For many of Arizona’s 14,500 foster youth – and more than 440,000 foster youth nationwide – life after leaving foster care can offer few guarantees. Childhoods filled with challenge – constant movement, chronic health problems, poor education, even neglect and abuse – typically yield difficult prospects in adulthood, with a potentially lifelong impact.
With May marking National Foster Care Month, let’s recognize that we can do better by these young people. Indeed, in Arizona, we are making meaningful progress.
Twice as many Arizona kids have jobs
Ongoing employment is essential to healthful adulthood. But nationally, about six in 10 former foster youth are unemployed one year after leaving care; about half are jobless after five years.
Nearly 24% of former foster youth experience homelessness; by comparison, less than 1% of Americans are homeless at some point in any given year. Even more disturbingly, nearly two-thirds of male former foster youth – and three in 10 women — spend time in jail after age 17. Less than 1% of the U.S. population is imprisoned.
There are hopeful signs in Arizona. According to the Annie E. Casey Foundation, 88% of former foster youth in Arizona are employed full- or part-time by age 21; across the country, the figure is 49%.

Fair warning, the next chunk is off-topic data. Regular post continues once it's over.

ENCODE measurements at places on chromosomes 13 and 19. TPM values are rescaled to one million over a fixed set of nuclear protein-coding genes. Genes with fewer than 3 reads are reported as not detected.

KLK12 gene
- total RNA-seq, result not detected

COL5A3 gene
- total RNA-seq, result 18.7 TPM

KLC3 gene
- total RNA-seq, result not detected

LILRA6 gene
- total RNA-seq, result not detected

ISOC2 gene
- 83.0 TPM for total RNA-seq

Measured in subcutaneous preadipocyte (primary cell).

We need to build that trend – keeping in mind that 68% of Arizona jobs will require a post-secondary education by 2020.
For young people – and foster youth especially – university and college campuses are places to begin appreciating all the positive possibilities of adulthood, including fulfilling employment, and to learn how to realize those possibilities.
The next step: Help with college
Yet, just 50% of foster youth complete high school by age 18; of these, just two in 10 enter college. Only 3% of former foster youth aged 25 and older have a bachelor’s degree, vs. 31% of Americans generally.
In Arizona, we strive to do more. At Arizona State University, First Star, a national non-profit, offers an innovative college preparatory program giving high school-age foster youth support and skills needed to successfully move on to higher education and adulthood.
Across the 12 U.S. university and college campuses with similar First Star Academy programs, approximately nine in 10 graduates successfully advance to college.
With immersive residential summers, monthly school-year sessions and dedicated mentoring, First Star leverages the Access ASU program’s demonstrated success in preparing Arizona high school students to enter ASU and ultimately the workforce.
WellCare Health Plans – recognizing that education leading to employment is critical for personal health and well-being – is providing new funding to dramatically broaden First Star’s impact. WellCare’s support will help First Star build beyond its current student cohort from Maricopa County and recruit students from across Arizona.
Everyone has a stake in the future of foster youth – and failure to help has a cost. If our young adults can’t reach their full potential, the human cost is profound too.
Scott Cummings is the state president of Care1st Health Plan Arizona, and Edmundo Hidalgo is vice president of outreach partnerships at Arizona State University.